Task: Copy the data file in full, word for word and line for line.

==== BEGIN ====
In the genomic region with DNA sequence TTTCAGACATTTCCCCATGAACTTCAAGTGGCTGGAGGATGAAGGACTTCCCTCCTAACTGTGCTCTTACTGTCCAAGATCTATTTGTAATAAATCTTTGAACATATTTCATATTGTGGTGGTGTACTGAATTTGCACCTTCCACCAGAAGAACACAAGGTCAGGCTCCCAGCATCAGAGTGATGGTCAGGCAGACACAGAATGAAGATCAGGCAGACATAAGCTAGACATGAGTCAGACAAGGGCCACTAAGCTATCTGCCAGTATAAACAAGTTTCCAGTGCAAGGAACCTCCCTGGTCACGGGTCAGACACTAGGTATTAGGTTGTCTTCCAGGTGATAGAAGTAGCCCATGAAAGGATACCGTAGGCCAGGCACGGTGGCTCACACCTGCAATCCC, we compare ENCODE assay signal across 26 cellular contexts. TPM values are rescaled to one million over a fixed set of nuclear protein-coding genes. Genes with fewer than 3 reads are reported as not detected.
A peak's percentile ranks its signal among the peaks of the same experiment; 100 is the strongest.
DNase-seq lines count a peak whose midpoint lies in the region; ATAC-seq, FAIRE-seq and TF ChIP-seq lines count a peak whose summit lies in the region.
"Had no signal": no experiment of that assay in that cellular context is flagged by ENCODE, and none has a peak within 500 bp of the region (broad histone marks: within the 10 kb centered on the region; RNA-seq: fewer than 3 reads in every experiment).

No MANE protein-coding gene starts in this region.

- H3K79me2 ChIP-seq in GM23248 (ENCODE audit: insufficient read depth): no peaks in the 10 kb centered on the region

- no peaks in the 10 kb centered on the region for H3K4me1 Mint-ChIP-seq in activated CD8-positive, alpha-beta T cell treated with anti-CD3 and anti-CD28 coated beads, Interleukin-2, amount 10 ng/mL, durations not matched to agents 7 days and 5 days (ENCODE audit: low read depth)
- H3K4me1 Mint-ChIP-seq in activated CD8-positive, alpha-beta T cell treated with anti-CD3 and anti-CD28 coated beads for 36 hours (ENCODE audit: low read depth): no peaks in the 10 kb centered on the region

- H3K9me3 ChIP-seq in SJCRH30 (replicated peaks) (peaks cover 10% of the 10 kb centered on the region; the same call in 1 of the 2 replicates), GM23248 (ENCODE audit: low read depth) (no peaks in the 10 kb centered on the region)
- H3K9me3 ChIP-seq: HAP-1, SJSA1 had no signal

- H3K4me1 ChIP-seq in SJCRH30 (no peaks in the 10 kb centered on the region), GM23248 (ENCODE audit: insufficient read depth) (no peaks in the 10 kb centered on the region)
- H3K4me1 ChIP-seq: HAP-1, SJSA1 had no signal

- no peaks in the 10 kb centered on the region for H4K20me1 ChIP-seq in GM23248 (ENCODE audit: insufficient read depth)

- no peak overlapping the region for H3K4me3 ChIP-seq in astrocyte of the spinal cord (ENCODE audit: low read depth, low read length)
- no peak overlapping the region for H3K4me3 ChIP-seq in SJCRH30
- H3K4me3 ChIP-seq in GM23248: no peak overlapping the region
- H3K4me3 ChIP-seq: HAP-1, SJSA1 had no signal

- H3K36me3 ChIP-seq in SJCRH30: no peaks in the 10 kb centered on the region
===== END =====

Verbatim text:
In the genomic region with DNA sequence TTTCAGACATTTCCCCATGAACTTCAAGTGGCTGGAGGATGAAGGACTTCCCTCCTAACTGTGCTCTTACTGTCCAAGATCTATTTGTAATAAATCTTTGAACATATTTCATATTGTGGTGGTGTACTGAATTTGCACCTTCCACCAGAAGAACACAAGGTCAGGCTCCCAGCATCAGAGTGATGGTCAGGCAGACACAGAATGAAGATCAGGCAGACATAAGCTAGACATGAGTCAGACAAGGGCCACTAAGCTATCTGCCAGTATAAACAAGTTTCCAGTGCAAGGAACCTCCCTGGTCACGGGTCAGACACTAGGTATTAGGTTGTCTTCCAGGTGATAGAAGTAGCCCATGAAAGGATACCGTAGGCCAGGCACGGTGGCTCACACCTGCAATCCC, we compare ENCODE assay signal across 26 cellular contexts. TPM values are rescaled to one million over a fixed set of nuclear protein-coding genes. Genes with fewer than 3 reads are reported as not detected.
A peak's percentile ranks its signal among the peaks of the same experiment; 100 is the strongest.
DNase-seq lines count a peak whose midpoint lies in the region; ATAC-seq, FAIRE-seq and TF ChIP-seq lines count a peak whose summit lies in the region.
"Had no signal": no experiment of that assay in that cellular context is flagged by ENCODE, and none has a peak within 500 bp of the region (broad histone marks: within the 10 kb centered on the region; RNA-seq: fewer than 3 reads in every experiment).

No MANE protein-coding gene starts in this region.

- H3K79me2 ChIP-seq in GM23248 (ENCODE audit: insufficient read depth): no peaks in the 10 kb centered on the region

- no peaks in the 10 kb centered on the region for H3K4me1 Mint-ChIP-seq in activated CD8-positive, alpha-beta T cell treated with anti-CD3 and anti-CD28 coated beads, Interleukin-2, amount 10 ng/mL, durations not matched to agents 7 days and 5 days (ENCODE audit: low read depth)
- H3K4me1 Mint-ChIP-seq in activated CD8-positive, alpha-beta T cell treated with anti-CD3 and anti-CD28 coated beads for 36 hours (ENCODE audit: low read depth): no peaks in the 10 kb centered on the region

- H3K9me3 ChIP-seq in SJCRH30 (replicated peaks) (peaks cover 10% of the 10 kb centered on the region; the same call in 1 of the 2 replicates), GM23248 (ENCODE audit: low read depth) (no peaks in the 10 kb centered on the region)
- H3K9me3 ChIP-seq: HAP-1, SJSA1 had no signal

- H3K4me1 ChIP-seq in SJCRH30 (no peaks in the 10 kb centered on the region), GM23248 (ENCODE audit: insufficient read depth) (no peaks in the 10 kb centered on the region)
- H3K4me1 ChIP-seq: HAP-1, SJSA1 had no signal

- no peaks in the 10 kb centered on the region for H4K20me1 ChIP-seq in GM23248 (ENCODE audit: insufficient read depth)

- no peak overlapping the region for H3K4me3 ChIP-seq in astrocyte of the spinal cord (ENCODE audit: low read depth, low read length)
- no peak overlapping the region for H3K4me3 ChIP-seq in SJCRH30
- H3K4me3 ChIP-seq in GM23248: no peak overlapping the region
- H3K4me3 ChIP-seq: HAP-1, SJSA1 had no signal

- H3K36me3 ChIP-seq in SJCRH30: no peaks in the 10 kb centered on the region